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The scoop on what Eddie Vedder drinks, how to get from your porch to Australia and the launch of a new naked lady label

Posted: May 17, 2006

• Eddie Vedder of Pearl Jam likes wine. Secret wine. In a recent interview in Rolling Stone magazine, Vedder was asked about the wine he drinks on stage. He only admitted it was red. But we found out that it was actually Siduri Van der Kamp Pinot Noir. The wine is sent to Vedder without labels. We guess that means he's not that into details like alcohol content and government warnings. Yeah, us neither.

• We may not speak English the same way, play the same sports or dress the same for a day at the beach, but Americans and Australians have at least one thing in common. We both enjoy sitting out on the porch, having a drink and enjoying the summer. So Australian winery McWilliam's Hanwood Estateis holding a contest called "America's Finest Porch," for which you're invited to submit a photo of your porch and a 150-word essay on why it's the finest in America. The winner gets a trip to Sydney, all expenses paid, that includes a tour of the family vineyards and the opportunity to hang out with winemaker Scott McWilliam on his family porch. Here's a handy tip from us: If you live in one of those states where appliances on the porch are a common sight, be sure to remove yours before snapping a picture--unless it happens to be a state-of-the-art wine-storage unit.

• Bug awareness doesn't sound like fun, but we're fans of the Napa County agricultural commissioner's clever campaign to promote May as Glassy-Winged Sharpshooter Awareness Month. That's right, that scary bug that can wreak havoc on vineyards and other vegetation gets its own month. The Not In My Back Yard public awareness effort is dressed up in fun posters, such as this one, to make viewers smile while still giving the insect center stage. The theory is that if we get used to the bug's ugly mug, we'll be certain to report it to the ag commissioner's office if we see one.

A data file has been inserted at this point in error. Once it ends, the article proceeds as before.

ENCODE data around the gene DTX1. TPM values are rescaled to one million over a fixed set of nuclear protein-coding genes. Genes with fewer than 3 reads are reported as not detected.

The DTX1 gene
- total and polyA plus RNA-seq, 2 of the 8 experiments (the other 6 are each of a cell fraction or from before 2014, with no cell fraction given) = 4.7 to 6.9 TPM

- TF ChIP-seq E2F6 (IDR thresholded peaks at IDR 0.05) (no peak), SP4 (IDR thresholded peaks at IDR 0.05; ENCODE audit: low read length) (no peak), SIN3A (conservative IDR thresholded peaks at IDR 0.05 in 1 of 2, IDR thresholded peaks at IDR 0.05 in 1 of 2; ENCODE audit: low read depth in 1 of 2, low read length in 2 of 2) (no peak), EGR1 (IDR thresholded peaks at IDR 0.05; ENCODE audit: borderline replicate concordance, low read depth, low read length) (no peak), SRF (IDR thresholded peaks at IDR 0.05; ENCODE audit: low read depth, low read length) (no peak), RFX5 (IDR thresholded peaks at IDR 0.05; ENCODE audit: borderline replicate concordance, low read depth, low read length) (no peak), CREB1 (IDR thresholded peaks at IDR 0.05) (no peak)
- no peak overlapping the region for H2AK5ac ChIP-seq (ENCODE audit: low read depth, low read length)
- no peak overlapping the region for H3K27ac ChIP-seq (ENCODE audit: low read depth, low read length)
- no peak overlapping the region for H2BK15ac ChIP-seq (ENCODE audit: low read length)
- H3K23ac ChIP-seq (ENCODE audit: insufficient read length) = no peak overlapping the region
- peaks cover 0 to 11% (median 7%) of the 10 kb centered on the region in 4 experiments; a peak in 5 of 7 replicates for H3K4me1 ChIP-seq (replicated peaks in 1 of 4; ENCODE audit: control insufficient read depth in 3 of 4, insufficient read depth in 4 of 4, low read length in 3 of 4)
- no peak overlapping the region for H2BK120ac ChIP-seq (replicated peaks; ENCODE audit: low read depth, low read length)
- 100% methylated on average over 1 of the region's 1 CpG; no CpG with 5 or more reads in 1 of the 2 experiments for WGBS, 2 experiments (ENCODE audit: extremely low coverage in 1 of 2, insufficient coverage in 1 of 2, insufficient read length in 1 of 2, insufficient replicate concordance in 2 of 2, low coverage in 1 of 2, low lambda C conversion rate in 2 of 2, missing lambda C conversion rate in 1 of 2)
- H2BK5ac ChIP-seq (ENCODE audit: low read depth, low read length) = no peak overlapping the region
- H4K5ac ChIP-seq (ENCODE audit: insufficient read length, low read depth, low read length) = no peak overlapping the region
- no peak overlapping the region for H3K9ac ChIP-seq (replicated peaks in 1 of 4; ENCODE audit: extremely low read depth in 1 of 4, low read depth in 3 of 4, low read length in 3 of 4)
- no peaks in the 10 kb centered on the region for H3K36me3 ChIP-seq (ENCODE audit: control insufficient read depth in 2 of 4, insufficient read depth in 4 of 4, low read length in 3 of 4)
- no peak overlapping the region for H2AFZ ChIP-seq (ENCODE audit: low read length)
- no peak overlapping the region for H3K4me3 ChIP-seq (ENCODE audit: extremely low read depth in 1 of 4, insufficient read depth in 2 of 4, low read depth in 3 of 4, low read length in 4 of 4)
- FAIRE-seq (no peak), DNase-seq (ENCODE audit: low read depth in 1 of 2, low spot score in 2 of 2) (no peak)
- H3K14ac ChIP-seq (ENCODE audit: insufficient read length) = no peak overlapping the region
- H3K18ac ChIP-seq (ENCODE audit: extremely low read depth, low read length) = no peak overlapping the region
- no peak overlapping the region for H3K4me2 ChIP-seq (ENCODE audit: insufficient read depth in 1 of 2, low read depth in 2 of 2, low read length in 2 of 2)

• With spring fever in the air, achy breaky hearts are looking for a little TLC. And what comforts more than food? Heart-healthy food. At the Chefs With Heart event, hosted by the American Heart Association at the Mandarin Oriental Hotel in New York on May 9, well-known local chefs such as Thomas Keller of Per Se, Dan Barber of Blue Hill at Stone Barns and Nils Noren of Aquavit joined together to prepare innovative dishes that pumped up the palate without loading down the heart. While cream, butter and eggs were conspicuously missing, fine wine was not. Red Bordeaux-style blends such as Dominus Estate Napanook Vineyard Napa Valley 1996 (92 points) and Gemstone Yountville 2002 (96) were poured for guests concerned with body--their own and that of the wine. Most chefs veered toward whites when suggesting pairings for their dishes, but Roberto Santibanez, who owns the Rosa Mexicano restaurants, dared to pair his fresh guacamole with Zinfandel. "I prefer a crisp, almost sweet sparkling wine," he admitted. "But my customers have said [Zin] is very good." And with the added benefits of flavanoids and antioxidants, why wouldn't it be?

• California's Hahn Estates, the wine company that made a huge success out of the launch of HRM Rex Goliath before selling it for millions, is now moving Cycles Gladiator, its new line of five value-priced Central Coast varietals, into national distribution. The label and brand name come from a Belle Epoque poster promoting a Parisian company's popular Velocipede during the cycling craze. Hahn president Bill Leigon says they chose the image because it "speaks to the burst of energy at the end of the l9th century, with its new freedom for women." (That would be the end of the century when women still couldn't vote, were expected to wear corsets and were encouraged to stay home and keep the house.) So of course Hahn is putting a naked woman on the bottle to sell the wine. You've come a long way, baby.

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